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Integrated Medication Assisted Treatment Update
A progressive approach to treating substance use disorders

Article Mary Taylor Fullerton

Medication Assisted Treatment (MAT) is a progressive approach to treating substance use disorders with a combination of behavioral therapy and medication. Obama-era U.S. Surgeon General, Dr. Vivek Murthy, called out MAT as a critical component to addressing what he calls our public health crisis in his 2016 report “Facing Addiction in America.”

“Research clearly shows that Medication Assisted Treatment leads to better treatment outcomes compared to behavioral treatments alone,” Murthy tweeted in May. 

IMAT case management teams have now been in place for 2 years, working with Health Plan of San Mateo members who have chronic, complex, alcohol-related issues.  The teams are based in SMMC Emergency & Psychiatric Emergency Departments, Primary Care Clinics and in the field serving those who have criminal justice involvement. 

In the first year of IMAT there was a significant reduction in total service costs and Emergency Department visits.  Inpatient hospitalizations, psychiatric emergency services (PES) and costs associated with service utilizations were all reduced. In contrast, the utilization of lower-cost outpatient services increased after enrolling in IMAT. 

IMAT Highlights

We continue to receive the bulk of our referrals from the SMMC Emergency Department (ED), where we’ve seen a wonderful partnership develop with the ED staff.  In fact, our referrals overall have increased by about 25% in our second year – over 1,600 individuals and counting.

We are also seeing positive changes in drinking behavior after starting IMAT services, with a decrease of 53% in those reporting the “urge to drink” and the reported number of “days since last drink” more than doubling.

In the first 10 months of Fiscal year 2016-2017 IMAT Case Managers:

  • Screened 1,685 individuals, providing outreach and engagement, psycho-education about MAT, and offered linkage to system wide services
  • Assisted 878 individuals who accepted support and received any combination of:  linkage to primary care, medication assisted treatment, enrollment in or verification of Health Plan coverage, case management, transportation, and connection to recovery services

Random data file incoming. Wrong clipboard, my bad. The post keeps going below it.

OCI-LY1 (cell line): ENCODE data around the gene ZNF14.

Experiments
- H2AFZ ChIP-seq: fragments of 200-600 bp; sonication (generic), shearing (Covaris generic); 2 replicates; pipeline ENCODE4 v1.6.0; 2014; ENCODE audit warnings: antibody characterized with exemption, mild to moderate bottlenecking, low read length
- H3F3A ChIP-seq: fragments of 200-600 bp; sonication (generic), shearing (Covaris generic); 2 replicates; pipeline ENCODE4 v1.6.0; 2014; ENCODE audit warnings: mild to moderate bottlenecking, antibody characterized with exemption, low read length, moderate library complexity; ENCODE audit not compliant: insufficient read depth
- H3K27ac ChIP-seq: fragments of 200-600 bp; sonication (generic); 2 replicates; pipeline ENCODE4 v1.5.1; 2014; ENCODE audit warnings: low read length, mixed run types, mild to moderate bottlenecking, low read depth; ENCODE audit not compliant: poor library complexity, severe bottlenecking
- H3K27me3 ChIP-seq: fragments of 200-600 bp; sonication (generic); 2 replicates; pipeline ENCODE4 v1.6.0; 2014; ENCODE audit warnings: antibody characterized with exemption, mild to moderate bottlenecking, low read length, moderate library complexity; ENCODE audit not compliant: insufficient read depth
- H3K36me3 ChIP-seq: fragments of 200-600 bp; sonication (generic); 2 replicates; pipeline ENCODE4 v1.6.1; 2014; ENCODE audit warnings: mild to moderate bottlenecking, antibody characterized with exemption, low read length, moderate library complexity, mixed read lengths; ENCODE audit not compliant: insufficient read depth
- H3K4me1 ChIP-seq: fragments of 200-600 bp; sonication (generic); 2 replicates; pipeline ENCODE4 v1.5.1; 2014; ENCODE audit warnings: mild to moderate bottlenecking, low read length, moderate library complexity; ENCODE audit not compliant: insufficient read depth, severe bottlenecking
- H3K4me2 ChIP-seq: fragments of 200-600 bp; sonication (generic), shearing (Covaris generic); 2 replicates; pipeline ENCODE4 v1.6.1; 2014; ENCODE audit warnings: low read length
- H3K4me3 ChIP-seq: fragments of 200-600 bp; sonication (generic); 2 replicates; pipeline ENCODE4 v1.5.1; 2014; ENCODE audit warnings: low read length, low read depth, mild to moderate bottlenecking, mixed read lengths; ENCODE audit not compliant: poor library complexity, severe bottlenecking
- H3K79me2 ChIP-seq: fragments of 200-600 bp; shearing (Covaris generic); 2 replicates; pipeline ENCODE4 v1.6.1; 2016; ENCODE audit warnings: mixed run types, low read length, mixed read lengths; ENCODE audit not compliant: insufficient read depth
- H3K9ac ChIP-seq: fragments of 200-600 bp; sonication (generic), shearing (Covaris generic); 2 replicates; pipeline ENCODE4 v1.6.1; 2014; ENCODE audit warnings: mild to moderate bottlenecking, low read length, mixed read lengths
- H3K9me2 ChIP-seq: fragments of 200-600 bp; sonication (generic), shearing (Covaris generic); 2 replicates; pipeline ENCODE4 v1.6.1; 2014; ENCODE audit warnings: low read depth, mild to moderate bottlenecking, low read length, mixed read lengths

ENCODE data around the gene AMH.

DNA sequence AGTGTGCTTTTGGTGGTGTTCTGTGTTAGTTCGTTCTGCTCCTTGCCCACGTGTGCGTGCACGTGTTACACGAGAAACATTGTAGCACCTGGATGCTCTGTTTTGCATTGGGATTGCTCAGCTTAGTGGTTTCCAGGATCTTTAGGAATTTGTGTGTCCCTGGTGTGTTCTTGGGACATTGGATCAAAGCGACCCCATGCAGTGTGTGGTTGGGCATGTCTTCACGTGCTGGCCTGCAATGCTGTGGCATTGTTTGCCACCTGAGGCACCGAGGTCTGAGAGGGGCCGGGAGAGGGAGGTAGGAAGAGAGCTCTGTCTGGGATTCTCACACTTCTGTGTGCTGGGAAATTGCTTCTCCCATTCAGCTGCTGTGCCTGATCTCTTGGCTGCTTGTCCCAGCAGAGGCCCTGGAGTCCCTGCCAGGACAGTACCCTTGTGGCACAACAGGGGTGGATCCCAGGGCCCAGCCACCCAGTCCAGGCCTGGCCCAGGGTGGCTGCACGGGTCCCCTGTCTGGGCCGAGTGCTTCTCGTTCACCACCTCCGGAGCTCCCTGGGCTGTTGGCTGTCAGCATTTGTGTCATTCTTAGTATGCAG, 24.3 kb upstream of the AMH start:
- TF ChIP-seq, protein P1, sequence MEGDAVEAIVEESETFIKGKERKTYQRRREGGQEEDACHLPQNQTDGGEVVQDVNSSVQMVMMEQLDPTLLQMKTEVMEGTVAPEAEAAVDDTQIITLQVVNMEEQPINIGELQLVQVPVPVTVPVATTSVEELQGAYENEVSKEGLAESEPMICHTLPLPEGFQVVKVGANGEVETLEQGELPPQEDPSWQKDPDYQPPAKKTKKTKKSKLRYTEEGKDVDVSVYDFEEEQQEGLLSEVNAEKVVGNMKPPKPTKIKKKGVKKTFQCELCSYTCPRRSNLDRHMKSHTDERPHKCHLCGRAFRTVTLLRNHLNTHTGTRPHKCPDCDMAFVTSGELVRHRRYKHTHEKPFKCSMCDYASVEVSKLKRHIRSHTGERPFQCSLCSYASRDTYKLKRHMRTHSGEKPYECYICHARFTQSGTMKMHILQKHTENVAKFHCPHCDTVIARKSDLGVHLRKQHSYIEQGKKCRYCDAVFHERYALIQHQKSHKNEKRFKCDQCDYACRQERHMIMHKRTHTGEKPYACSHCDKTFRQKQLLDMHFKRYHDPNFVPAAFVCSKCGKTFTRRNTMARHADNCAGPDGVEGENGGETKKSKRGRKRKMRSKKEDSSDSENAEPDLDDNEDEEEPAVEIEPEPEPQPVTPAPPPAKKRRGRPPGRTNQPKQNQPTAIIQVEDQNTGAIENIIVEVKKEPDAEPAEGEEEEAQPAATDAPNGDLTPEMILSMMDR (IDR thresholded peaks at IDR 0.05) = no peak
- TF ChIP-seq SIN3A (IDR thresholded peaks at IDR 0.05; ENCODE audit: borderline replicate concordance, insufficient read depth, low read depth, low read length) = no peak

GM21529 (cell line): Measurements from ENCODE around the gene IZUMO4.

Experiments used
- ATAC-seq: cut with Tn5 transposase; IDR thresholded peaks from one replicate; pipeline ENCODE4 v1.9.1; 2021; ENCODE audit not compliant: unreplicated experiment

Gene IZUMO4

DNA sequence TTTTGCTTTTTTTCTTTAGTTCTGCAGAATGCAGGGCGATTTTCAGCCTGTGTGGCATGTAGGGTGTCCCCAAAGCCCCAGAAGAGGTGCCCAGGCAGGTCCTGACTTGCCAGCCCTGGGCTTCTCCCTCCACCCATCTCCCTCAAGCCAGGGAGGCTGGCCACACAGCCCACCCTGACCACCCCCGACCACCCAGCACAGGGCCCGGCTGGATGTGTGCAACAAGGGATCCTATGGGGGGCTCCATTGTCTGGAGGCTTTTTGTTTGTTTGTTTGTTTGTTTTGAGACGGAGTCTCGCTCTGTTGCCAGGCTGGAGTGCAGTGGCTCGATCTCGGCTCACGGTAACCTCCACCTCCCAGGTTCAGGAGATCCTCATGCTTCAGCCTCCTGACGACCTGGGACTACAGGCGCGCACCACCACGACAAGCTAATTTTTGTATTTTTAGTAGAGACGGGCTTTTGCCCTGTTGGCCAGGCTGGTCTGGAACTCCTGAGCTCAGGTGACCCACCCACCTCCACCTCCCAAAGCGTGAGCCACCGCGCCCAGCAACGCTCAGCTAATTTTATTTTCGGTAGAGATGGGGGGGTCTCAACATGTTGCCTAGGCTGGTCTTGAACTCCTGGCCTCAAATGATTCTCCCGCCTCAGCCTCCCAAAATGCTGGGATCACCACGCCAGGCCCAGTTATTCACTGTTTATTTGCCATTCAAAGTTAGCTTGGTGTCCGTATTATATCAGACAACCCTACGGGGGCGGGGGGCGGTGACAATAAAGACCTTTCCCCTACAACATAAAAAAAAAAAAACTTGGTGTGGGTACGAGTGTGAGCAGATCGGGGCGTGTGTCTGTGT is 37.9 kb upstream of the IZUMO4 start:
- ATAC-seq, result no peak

We’ve enjoyed increased partnership with Primary Care clinics due in great part to the collaborative efforts of the Interface Co-Occurring Case Managers and the work of Dr. Cynthia Chatterjee. We’ve also partnered with High Utilization groups at Stanford ED, linked in daily with First Chance Sobering Station & Palm Ave Detox to coordinate client care and are working with Whole Person Care Pilot teams.                                

Opioid Disorders

The national opioid epidemic is growing at a startling pace. The number of deaths due to drug overdose has already surpassed those caused by the HIV/AIDS epidemic at its peak. 

The IMAT team has a distinct opportunity moving forward to address this national epidemic and expand services to cover opioid use disorders.

While we have many mechanisms in place to start and have done a few test cases, there is still much work to do to increase staffing , specifically, prescribers who have their “x waiver” — a waiver to practice opioid dependency treatment with approved buprenorphine — and recruiting and retaining staff who are eager to serve those with substance use disorders. 

The IMAT team is motivated to continue building relationships with county partners to engage those in our community struggling with substance use disorders and link them to the medication support we know can help launch recovery. 

While we have many mechanisms in place to start and have done a few test cases, there is still much work to do to increase staffing , specifically, prescribers who have their “x waiver” — a waiver to practice opioid dependency treatment with approved buprenorphine — and recruiting and retaining staff who are eager to serve those with substance use disorders. 

The IMAT team is motivated to continue building relationships with county partners to engage those in our community struggling with substance use disorders and link them to the medication support we know can help launch recovery.

Commands